by Margaret Croyden
Margaret Croyden is a theater reviewer and essayist for the New York Theatre Wire.
Thoughts In The Night
It is getting increasing difficult to write reviews about the Broadway season. Most of the shows are revivals that should not have been revived, and some of the new plays on the boards should not have been produced. Most difficult to evaluate are some of the actors--the female ones--that are forced to take these awful roles in awful plays.
For starters, you have the most delightful Jill Clayburgh ("A Naked Girl On the Appian Way") who has not been seen on stage or screen for more than a decade and here she is playing one of these sappy so called comedy roles. Not that she is bad, but she is capable of more. Unfortunately Richard Greenberg, an author who seems to be full of himself with phony wit allows the script to run away with platitudes and laugh lines that diminish the actor's chance for real acting or real situations. That Jill Clayburgh may have had no alternative but to take this role, is something one can not assert with certainty. But I do wish her husband, David Rabe, would write a part for her--a serious part--in his next play. At least he is a gifted writer who always has a clear point of view, and doesn't cater to the audience. At any rate, I offer this suggestion to Mr. Rabe who I admire, and hope it is worth considering.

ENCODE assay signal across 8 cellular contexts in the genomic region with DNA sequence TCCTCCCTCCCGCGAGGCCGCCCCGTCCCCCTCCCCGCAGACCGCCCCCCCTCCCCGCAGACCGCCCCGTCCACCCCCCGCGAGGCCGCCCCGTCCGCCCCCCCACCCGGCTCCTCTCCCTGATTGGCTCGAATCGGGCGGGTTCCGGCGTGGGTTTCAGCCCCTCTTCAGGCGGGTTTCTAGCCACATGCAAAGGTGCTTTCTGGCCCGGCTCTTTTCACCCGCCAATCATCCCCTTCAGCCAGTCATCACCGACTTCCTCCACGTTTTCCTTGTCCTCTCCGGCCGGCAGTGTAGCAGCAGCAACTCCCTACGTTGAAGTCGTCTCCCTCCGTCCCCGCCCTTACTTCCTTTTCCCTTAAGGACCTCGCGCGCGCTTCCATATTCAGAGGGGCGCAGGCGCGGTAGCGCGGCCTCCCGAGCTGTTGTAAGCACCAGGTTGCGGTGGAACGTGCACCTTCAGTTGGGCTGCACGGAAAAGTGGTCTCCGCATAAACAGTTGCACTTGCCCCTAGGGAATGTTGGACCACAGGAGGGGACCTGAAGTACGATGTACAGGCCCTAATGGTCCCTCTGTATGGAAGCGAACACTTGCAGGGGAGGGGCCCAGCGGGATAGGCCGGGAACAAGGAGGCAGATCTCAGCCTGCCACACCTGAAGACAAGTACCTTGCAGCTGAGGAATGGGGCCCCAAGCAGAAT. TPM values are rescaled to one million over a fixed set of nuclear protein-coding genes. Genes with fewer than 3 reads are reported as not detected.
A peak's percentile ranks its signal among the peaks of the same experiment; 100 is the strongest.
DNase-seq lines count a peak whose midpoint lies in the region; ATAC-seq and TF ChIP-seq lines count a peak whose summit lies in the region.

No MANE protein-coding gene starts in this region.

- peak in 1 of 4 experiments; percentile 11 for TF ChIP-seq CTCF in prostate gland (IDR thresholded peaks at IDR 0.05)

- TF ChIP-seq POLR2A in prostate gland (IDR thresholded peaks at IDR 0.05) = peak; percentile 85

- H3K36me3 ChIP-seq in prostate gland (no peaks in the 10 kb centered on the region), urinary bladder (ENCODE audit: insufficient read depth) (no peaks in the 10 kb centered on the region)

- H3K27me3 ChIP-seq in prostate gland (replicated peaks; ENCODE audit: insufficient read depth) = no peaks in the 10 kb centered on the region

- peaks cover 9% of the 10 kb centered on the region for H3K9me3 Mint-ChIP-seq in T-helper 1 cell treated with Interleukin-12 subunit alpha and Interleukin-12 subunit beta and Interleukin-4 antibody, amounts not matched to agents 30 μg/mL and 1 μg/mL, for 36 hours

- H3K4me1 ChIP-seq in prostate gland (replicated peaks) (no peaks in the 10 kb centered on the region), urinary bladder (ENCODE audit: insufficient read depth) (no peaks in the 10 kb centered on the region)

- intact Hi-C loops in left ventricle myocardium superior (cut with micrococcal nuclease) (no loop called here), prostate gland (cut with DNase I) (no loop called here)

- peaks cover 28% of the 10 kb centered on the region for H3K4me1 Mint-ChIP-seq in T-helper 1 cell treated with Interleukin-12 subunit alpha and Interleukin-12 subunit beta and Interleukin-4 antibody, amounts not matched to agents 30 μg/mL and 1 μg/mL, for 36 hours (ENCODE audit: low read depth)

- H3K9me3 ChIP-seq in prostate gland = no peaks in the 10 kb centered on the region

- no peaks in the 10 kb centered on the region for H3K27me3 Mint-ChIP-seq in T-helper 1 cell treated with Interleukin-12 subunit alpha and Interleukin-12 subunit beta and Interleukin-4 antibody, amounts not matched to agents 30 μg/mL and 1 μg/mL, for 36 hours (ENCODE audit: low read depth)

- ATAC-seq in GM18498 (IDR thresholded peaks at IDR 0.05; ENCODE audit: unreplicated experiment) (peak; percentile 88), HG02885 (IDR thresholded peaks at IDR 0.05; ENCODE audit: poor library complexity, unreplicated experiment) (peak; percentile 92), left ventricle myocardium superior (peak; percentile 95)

Another actress who is slammed in "A Mother, A Daughter And a Gun," is Olympia Dukakis. Some reviewers consider her performance a cliche, a loud, upsetting performance, unworthy of her ability. Here is another example of a talented actor in a lousy play giving a lousy performance. Ms. Dukakis has a lifetime of good performances behind her; she has been the recipient of acting awards and is generally considered by the theater world as a serious actor. My question is why is this happening to these women? Is it a matter of bad taste, or is it that the theater has become a man's world? Or a world for juveniles only.
Consider the so-called biggest hit to hit Broadway. Two guys, Nathan Lane and Matthew Broderick-- who have created myths about themselves owing to their perfect acting team in "The Producers," have now decided to capitalize on that by playing in an old, worn out, much produced "Odd Couple." Item: each of them is reported to receive $100,000 a week!! How's that for nerve? Nice work if you can get it, most people would say. But what does that say about the theater on Broadway --a Broadway that is unsatisfied with the $100 top has now raised the tickets once again. I suppose the saying that you can never have too much money belongs in lights on Broadway--and has become the theme song for our theater.
As for the actors--well, can they afford to turn down such sums? Can they afford to take a stance against this kind of thing? And what about the producers and theater owners, the real culprits running everything? I suppose they will answer that as long as people are willing to pay more than $100 for this kind of dreck, then actors and producers will take the money and run. There are no heros on Broadway. There is only more of the same coming up. And that is a very depressing situation.
Margaret Croyden's most recent book is "Conversations With Peter Brook, 1970-2000" (Farrar, Straus & Giroux)
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